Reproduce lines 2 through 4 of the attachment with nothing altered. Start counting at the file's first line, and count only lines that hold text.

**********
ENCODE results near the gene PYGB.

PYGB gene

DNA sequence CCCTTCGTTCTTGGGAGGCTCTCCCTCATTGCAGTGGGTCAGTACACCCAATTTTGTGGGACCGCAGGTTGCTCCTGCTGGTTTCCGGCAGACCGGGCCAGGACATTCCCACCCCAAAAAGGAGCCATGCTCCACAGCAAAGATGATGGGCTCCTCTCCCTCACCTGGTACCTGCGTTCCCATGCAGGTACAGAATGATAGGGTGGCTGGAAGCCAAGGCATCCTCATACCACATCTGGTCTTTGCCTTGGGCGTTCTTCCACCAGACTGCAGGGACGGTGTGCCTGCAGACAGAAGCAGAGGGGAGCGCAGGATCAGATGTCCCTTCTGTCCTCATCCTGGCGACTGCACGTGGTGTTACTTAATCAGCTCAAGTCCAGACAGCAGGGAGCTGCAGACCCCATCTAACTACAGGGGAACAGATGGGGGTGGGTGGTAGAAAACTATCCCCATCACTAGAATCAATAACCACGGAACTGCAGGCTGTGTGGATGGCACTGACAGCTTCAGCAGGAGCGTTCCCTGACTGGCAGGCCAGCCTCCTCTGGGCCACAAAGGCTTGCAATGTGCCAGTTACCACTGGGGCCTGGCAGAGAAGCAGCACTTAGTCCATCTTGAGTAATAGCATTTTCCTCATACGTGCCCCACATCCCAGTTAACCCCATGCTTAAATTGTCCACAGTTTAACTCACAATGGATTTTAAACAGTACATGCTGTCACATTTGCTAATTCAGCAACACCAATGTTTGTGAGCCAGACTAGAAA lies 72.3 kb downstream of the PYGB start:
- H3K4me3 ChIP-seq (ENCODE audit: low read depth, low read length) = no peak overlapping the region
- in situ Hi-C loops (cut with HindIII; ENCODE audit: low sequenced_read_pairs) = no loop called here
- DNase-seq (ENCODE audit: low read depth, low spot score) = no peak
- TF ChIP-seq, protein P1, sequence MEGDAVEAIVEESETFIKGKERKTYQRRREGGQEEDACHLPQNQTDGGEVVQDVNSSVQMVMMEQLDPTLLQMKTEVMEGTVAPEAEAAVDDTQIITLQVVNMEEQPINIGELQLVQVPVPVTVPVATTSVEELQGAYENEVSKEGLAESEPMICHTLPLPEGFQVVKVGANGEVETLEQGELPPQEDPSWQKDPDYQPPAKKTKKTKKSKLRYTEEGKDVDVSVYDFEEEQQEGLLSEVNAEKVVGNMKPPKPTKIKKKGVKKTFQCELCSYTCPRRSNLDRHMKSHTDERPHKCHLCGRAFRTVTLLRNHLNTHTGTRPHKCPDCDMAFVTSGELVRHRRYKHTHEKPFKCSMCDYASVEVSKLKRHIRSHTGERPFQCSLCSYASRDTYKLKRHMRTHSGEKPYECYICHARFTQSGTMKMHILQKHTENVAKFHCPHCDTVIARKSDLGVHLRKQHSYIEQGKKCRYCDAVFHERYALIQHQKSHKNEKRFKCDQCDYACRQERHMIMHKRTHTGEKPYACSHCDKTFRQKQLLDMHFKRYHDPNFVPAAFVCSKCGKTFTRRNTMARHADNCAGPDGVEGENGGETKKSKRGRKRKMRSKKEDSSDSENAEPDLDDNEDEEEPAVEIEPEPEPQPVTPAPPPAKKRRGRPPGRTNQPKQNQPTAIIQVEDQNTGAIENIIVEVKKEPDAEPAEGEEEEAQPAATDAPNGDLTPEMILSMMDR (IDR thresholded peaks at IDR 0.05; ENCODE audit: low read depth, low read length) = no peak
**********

PYGB gene

DNA sequence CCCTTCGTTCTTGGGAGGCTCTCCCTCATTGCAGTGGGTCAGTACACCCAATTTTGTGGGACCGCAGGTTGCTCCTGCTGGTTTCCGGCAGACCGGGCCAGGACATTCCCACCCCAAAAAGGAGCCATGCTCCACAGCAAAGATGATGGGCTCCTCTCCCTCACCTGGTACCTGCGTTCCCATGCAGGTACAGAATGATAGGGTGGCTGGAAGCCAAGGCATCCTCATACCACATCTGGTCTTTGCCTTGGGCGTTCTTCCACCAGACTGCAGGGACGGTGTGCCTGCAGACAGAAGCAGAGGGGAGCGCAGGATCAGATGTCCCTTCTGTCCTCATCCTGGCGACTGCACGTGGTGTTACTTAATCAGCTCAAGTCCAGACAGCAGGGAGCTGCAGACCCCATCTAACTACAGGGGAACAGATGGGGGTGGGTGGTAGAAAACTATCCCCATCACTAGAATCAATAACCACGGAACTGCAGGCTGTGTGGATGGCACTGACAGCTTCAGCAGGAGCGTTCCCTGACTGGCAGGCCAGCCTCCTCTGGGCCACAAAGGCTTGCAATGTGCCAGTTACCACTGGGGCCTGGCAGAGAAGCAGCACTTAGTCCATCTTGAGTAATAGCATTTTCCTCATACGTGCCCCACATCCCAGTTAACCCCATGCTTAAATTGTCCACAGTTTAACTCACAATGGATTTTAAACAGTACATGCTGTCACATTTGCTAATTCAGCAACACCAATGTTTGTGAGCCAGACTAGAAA lies 72.3 kb downstream of the PYGB start:
- H3K4me3 ChIP-seq (ENCODE audit: low read depth, low read length) = no peak overlapping the region